Layout table for eligibility information
Ages Eligible for Study:   35 Years to 80 Years   (Adult, Older Adult)
Sexes Eligible for Study:   All
Accepts Healthy Volunteers:   No

Inclusion criteria:

  1. Age >=35 - 80 years old who is capable to give consent
  2. Chinese
  3. Either (i) Type 2 diabetes mellitus (DM) diagnosed according to ADA guideline or (ii) Hypertension defined as systolic blood pressure >140 or diastolic >90 mmHg or taking anti-hypertensive medication to attain blood pressure under these level or having (i) and (ii)
  4. Estimated GFR (eGFR) (based on blood test taken 3 months prior to the date of consent) 60 - 89 ml/min/1.73m2 calculated by the abbreviated 4 variable Modification of Diet in Renal Disease (MDRD) study equation and no other identified causes of renal insufficiency.
  5. Normoalbuminuria determined by urine albumin to creatinine ratio (based on urine test taken 3 months prior to the date of consent) <2.5 mg/mmol for men or <3.5 mg/mmol for women in first morning void urine sample.

Exclusion criteria:

  1. Patients currently on ACEI or ARB as their anti-hypertensive medication
  2. Pregnancy
  3. Type 1 diabetes
  4. Non-diabetic renal disease including renal artery stenosis
  5. Secondary hypertension
  6. History of symptomatic heart failure
  7. History of myocardial infarction within 6 months
  8. Specific indication for or contraindication to use ACEI or ARB
  9. History of allergy to ACEI or ARB

Information from the National Library of Medicine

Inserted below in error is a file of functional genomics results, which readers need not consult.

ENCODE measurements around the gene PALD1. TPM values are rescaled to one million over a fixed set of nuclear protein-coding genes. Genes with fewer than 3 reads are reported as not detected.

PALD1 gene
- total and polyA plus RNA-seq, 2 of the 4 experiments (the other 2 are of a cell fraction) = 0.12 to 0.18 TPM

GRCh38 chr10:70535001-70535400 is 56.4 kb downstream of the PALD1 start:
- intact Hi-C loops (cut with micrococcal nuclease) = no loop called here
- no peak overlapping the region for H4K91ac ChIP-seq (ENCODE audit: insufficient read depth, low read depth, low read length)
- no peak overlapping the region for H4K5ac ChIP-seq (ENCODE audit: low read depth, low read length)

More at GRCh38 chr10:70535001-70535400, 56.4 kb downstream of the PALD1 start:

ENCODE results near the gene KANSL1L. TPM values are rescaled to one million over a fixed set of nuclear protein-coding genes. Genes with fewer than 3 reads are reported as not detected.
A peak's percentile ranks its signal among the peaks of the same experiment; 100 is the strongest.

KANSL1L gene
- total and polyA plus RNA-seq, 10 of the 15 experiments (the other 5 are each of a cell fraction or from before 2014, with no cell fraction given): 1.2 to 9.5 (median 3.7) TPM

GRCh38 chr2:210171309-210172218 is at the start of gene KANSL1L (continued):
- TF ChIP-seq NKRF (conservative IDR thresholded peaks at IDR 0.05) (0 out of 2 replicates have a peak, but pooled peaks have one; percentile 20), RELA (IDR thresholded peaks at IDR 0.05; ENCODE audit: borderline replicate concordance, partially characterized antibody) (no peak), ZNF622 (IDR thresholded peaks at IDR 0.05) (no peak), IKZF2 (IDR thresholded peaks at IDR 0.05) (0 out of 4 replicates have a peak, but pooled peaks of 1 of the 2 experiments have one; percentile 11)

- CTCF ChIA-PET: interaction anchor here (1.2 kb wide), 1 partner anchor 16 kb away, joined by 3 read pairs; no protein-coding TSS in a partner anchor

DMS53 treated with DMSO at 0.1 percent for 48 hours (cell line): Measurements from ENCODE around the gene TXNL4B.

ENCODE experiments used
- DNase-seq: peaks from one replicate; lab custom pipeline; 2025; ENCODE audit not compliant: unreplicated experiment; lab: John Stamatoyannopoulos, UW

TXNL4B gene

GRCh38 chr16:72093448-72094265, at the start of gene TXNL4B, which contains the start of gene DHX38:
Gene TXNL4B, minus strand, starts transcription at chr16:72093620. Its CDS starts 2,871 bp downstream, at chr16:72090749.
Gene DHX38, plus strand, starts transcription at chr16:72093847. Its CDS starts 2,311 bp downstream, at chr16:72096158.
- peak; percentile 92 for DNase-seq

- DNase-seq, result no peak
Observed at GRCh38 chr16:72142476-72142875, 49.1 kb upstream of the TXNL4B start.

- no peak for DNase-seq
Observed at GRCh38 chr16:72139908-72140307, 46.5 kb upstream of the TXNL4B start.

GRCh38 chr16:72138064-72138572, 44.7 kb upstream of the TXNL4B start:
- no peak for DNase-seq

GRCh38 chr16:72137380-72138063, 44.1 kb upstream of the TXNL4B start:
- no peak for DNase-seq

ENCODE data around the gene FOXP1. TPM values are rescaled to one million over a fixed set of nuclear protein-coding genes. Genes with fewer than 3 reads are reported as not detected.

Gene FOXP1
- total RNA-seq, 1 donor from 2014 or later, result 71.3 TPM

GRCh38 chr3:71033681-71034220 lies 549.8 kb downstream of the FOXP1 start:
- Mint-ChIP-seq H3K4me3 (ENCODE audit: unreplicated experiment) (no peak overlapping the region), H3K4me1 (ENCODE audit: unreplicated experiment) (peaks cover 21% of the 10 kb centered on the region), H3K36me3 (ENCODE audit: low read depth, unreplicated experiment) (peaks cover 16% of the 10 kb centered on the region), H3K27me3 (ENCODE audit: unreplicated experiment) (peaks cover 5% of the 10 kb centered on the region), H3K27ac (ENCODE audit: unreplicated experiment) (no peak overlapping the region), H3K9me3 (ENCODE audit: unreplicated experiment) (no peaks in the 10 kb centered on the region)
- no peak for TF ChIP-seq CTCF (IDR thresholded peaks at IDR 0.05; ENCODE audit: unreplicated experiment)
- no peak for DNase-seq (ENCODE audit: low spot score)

To learn more about this study, you or your doctor may contact the study research staff using the contact information provided by the sponsor.

Please refer to this study by its identifier (NCT number): NCT01500590

Layout table for location information
Hospital Authority, HKEC, FM&PHC
Hong Kong, China
Sponsors and Collaborators
Hospital Authority, Hong Kong
Layout table for investigator information
Principal Investigator: Wai Sing, Daniel CHU, M.B.,B.S. Hospital Authority, Hong Kong

Layout table for additonal information
Responsible Party: Hospital Authority, Hong Kong Identifier: NCT01500590    
Other Study ID Numbers: 001
First Posted: December 28, 2011    Key Record Dates
Last Update Posted: September 5, 2016
Last Verified: September 2016
Individual Participant Data (IPD) Sharing Statement:
Plan to Share IPD: Undecided
Keywords provided by Hospital Authority, Hong Kong:
without albuminuria
Additional relevant MeSH terms:
Layout table for MeSH terms
Diabetes Mellitus
Glucose Metabolism Disorders
Metabolic Diseases
Endocrine System Diseases
Vascular Diseases
Cardiovascular Diseases
Anti-Arrhythmia Agents
Antihypertensive Agents
Autonomic Agents
Peripheral Nervous System Agents
Physiological Effects of Drugs
Adrenergic beta-1 Receptor Antagonists
Adrenergic beta-Antagonists
Adrenergic Antagonists
Adrenergic Agents
Neurotransmitter Agents
Molecular Mechanisms of Pharmacological Action
Angiotensin-Converting Enzyme Inhibitors
Protease Inhibitors
Enzyme Inhibitors
Calcium Channel Blockers
Membrane Transport Modulators
Calcium-Regulating Hormones and Agents